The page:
The year was 1977. Jimmy Carter was president and his America was in the middle of a major energy crisis. Prices for gasoline were skyrocketing and the lines at neighborhood gas stations were more akin to parking lots than normal drive-through service stations.
In Columbus, GA, a young HVAC service manager named Wayne Bell decided that it was time to leave the contracting firm he worked for and hang out his own shingle. He decided to play the odds and start a new HVAC company, which he named Energy Savers of Georgia. Bell started the company with the idea to be different. He focused on his commitment to offer top-notch customer care and affordable prices. He set a standard for prompt, reliable heating and cooling repair, installation, and maintenance. According to his son, Bill Bell, they still strive to meet or exceed these standards today.
Besides the incredible cost of fuel in 1977, interest rates were crazy as well – 21% on a good day. So Wayne wanted to start small and prove each part of his business as he went. He didn’t want to take out large loans to get the business off the ground. The initial $1,500 bank loan was just to buy a used truck.
If You Build It, They Will Come
Wayne Bell had little field experience — he did some installation work at a sheet metal company and had been a service manager, then estimator at an HVAC company. He came into the new business with a service management perspective. So to build the business he started out buying advertising in the local newspaper and television. According to Bill Bell, his dad wanted to build a brand before he actually hired any installers and service people.
“He had an arrangement with a couple of guys – if they sold a job or two they would come on board and work on the job,” explains Bell. “For the first year Energy Savers was in business, Dad took no salary. He lived off the income my stepmother earned as a hair stylist.”
With the energy crisis in full swing, the company was working to upgrade customers’ from 6-SEER air conditioning units to 10 SEER. That was the top of the line. According to Bell, in those days their brand of choice was Rheem, because they could buy the equipment locally.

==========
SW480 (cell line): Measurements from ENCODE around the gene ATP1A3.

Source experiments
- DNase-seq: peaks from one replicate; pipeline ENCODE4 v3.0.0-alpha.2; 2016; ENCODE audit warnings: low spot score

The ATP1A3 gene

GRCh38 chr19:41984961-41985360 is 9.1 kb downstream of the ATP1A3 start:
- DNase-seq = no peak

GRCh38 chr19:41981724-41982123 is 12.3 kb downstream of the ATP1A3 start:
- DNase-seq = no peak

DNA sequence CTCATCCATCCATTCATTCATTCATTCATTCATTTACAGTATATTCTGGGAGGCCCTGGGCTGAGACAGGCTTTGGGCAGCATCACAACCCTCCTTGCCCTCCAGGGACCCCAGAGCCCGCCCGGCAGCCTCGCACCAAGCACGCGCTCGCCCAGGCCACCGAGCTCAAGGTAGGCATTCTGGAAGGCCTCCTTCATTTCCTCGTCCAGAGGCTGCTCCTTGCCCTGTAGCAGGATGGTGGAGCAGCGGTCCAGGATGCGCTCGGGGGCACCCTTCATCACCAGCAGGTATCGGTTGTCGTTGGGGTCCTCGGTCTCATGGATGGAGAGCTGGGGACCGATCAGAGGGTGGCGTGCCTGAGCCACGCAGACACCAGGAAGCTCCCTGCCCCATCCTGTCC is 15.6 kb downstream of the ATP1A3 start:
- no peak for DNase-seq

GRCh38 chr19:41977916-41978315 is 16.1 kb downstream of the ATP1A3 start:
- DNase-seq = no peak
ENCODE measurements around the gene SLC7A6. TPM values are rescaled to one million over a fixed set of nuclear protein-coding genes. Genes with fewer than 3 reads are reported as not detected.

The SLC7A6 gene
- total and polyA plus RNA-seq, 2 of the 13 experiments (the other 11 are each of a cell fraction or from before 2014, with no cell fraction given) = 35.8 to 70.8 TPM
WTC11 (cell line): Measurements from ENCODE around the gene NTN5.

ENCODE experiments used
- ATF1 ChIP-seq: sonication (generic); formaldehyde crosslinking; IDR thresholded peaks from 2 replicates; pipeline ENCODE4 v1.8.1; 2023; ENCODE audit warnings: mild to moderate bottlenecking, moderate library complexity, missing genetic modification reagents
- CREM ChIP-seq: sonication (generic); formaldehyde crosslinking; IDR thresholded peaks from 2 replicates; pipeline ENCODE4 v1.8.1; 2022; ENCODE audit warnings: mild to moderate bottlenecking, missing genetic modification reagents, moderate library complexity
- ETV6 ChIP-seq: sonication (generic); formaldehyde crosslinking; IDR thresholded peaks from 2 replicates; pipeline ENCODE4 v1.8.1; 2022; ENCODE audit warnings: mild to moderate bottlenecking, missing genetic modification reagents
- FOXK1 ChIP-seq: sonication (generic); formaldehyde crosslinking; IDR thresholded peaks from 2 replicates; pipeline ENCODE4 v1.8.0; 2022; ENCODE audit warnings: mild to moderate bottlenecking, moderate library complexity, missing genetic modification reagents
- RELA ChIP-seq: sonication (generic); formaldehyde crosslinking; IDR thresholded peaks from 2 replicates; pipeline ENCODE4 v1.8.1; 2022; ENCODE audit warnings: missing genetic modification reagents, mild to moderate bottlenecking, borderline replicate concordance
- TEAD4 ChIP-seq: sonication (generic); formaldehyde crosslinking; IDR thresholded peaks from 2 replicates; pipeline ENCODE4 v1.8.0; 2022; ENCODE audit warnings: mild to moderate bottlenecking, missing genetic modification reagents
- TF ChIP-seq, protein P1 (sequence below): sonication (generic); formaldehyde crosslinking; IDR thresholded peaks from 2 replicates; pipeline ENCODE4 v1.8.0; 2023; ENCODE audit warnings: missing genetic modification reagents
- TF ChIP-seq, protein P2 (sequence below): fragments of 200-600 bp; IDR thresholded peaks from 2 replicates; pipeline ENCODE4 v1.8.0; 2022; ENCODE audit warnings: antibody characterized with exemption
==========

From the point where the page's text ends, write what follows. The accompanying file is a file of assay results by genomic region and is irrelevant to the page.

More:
“We didn’t have to stock it. My Dad would sell the job, then go to the distributor, pick up the unit, and go install it,” he says.
“Dad knew that success is built on relationships,” Bell says. “By doing what was in the best interest of customers, by striving for the highest levels of professionalism, and by consistently demonstrating exemplary performance, he slowly built the brand he wanted. The company began to be recognized for these things and so it began to grow.”
From the beginning, Energy Savers focused on residential change-outs – service was the proverbial necessary evil. However that attitude didn’t last.
Energy Savers Today
According to Bell, the company currently has 50+ employees and operates two distinct departments: service and installation. He says last year the company’s gross annual sales ran around $9.3 million and $2.3 million of that was service.
The company has expanded the area it serves as well. Bell says his dad started out serving the residential customers in Columbus, GA. Today the company services 11 cities in Georgia and Alabama in both the residential and commercial marketplaces.
Energy Savers offers comprehensive indoor air quality and ventilation services alongside their heating and cooling work. Bell says that the technological advances of the last 30 years has made it possible to provide customers clean, breathable air while cutting their energy costs and maintaining a comfortable temperature.
From the days when service was only a necessary evil, today Energy Savers boasts 3,000 maintenance agreements, split evenly between residential and commercial service.
“Our growth is largely based on referrals, repeat customers, and the reputation for excellence we’ve built over the years,” he says.
Their primary equipment brand is now Carrier – a company Bell believes is a great manufacturer that believes in good training. Today Energy Savers has earned its place as one of Carrier’s Factory Authorized Dealers. Less than 5% of heating and cooling providers in the U.S. receive this distinction. In 2015, Energy Savers won one of that group’s Presidents Award. Energy Savers is BPI (Building Performance Institute)-certified for residential energy auditing and upgrade work.
Putting the Energy in Training